Travellers' Tales: Ham, cheese and opera
To mark 200 years since the birth of Verdi, Lee Marshall explores the composer's northern Italian home town, Busseto, and nearby Parma, whose opera house is almost as famous as its food
Parma distils all that is best about Italy's cultured northern towns. Big enough to have a wealth of sightseeing draws, it's also compact enough to make for a perfect leisurely but short visit. And like so many other historic Po Valley cities, Parma has a strong and proud sense of regional identity.
One expression of this is the way it has elevated a taste for the good life into a global brand: made by a galaxy of mostly family firms to strictly regulated standards, Parma ham and Parmesan cheese are served across the globe from Toronto to Tahiti.
But Parma is also one of Italy's great music towns. While not as well known as La Scala in Milan or La Fenice in Venice, the city's Teatro Regio (teatroregioparma.org), founded in 1829, is considered by opera buffs to be one of the true homes of the great Italian tradition, and the well-informed audience is famous for giving voice to its approval or disapproval - not just from the gallery.
Singers have been known to walk out on productions after ferocious first-night boos, with insult added to injury when the hotel porter - loyal to his fellow music lovers - refuses to carry their luggage to the waiting taxi.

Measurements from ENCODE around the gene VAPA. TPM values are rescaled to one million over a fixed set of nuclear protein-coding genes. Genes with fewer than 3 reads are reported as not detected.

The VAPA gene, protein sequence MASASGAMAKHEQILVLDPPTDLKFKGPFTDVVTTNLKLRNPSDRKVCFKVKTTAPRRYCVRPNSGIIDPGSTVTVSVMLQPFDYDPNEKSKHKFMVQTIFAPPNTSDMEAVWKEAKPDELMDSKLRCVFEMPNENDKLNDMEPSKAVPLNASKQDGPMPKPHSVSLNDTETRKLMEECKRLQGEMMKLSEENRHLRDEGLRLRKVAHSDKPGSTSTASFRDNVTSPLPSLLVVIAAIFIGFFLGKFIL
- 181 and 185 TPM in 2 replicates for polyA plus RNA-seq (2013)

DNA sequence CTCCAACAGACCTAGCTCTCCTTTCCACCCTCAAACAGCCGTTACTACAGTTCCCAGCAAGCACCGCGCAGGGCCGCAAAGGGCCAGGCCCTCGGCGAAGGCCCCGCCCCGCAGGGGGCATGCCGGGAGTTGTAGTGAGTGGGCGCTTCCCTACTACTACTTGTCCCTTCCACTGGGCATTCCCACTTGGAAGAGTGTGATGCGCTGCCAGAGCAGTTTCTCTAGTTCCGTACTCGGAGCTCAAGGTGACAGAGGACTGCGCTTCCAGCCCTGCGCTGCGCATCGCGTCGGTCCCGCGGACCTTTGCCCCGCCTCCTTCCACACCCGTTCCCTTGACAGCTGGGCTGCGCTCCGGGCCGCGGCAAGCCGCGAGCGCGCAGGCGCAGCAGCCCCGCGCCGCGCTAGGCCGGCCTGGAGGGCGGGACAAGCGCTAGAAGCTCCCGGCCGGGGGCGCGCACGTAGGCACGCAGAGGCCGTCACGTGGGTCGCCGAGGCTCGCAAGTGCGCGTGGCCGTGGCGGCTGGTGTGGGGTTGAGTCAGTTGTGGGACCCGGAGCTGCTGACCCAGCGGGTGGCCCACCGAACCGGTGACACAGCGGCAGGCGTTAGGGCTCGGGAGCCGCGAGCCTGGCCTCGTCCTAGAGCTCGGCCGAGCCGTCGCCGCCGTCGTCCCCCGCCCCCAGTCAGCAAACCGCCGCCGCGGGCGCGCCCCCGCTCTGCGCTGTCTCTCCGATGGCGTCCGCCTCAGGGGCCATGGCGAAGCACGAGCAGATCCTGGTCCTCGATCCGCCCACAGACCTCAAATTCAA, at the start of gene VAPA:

Parma is, of course, Verdi territory and the bicentenary of the composer's birth in nearby Busseto on October 10 1813 (some authorities argue for October 9) was celebrated with a special edition of the Teatro's annual Verdi Festival last month.
Even if you're not lucky enough to take in an opera or concert at the Regio (an event that requires some serious planning), it's worth going on one of the guided tours of the Teatro (Tuesday-Saturday, 10am-1pm and 3pm-6pm). The richly gilded auditorium we see today is largely the work of set designer and decorator Giuseppe Magnani, who worked closely with Verdi on the Cairo premiere of Aida and went on to design sets for 20 of his operas.
The Regio was built under the reign of Marie Louise, Napoleon's second wife, who was awarded the Duchy of Parma at the Congress of Vienna in 1815, and whose mild nature and good works in her 30-year reign endeared her to her subjects.
An earlier duke, Ranuccio I Farnese, commissioned the delightful Teatro Farnese (Palazzo della Pilotta, gallerianazionaleparma.it, open Tuesday-Sunday, 8.30am-2pm) in 1617 as a princely viewing platform for Baroque pageantry, with a Roman-style cavea in the arena where tournaments and even scaled-down naval battles could be staged.